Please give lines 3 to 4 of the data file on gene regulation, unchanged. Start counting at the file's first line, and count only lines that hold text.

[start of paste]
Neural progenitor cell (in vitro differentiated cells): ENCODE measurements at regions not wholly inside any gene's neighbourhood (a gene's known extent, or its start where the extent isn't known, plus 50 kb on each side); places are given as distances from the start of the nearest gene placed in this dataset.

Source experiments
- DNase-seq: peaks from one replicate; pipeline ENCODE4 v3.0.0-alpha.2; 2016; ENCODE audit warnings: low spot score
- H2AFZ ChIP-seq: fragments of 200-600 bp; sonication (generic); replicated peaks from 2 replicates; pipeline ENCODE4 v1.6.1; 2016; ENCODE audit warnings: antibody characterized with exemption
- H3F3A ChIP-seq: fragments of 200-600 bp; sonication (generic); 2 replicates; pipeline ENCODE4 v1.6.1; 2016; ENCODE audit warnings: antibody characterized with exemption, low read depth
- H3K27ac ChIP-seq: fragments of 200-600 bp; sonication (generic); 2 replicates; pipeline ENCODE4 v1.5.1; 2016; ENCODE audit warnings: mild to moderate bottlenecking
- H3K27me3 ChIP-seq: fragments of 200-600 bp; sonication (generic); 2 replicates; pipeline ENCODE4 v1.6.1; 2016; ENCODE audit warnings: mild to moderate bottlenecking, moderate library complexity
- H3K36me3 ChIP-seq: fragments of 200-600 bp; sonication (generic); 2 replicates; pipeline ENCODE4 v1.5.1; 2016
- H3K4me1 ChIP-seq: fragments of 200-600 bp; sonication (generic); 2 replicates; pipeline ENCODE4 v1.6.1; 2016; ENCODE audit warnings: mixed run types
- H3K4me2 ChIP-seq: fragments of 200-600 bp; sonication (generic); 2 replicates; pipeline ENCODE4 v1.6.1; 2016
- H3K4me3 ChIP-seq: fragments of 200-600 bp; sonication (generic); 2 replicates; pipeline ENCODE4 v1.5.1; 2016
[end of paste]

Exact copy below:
- DNase-seq: peaks from one replicate; pipeline ENCODE4 v3.0.0-alpha.2; 2016; ENCODE audit warnings: low spot score
- H2AFZ ChIP-seq: fragments of 200-600 bp; sonication (generic); replicated peaks from 2 replicates; pipeline ENCODE4 v1.6.1; 2016; ENCODE audit warnings: antibody characterized with exemption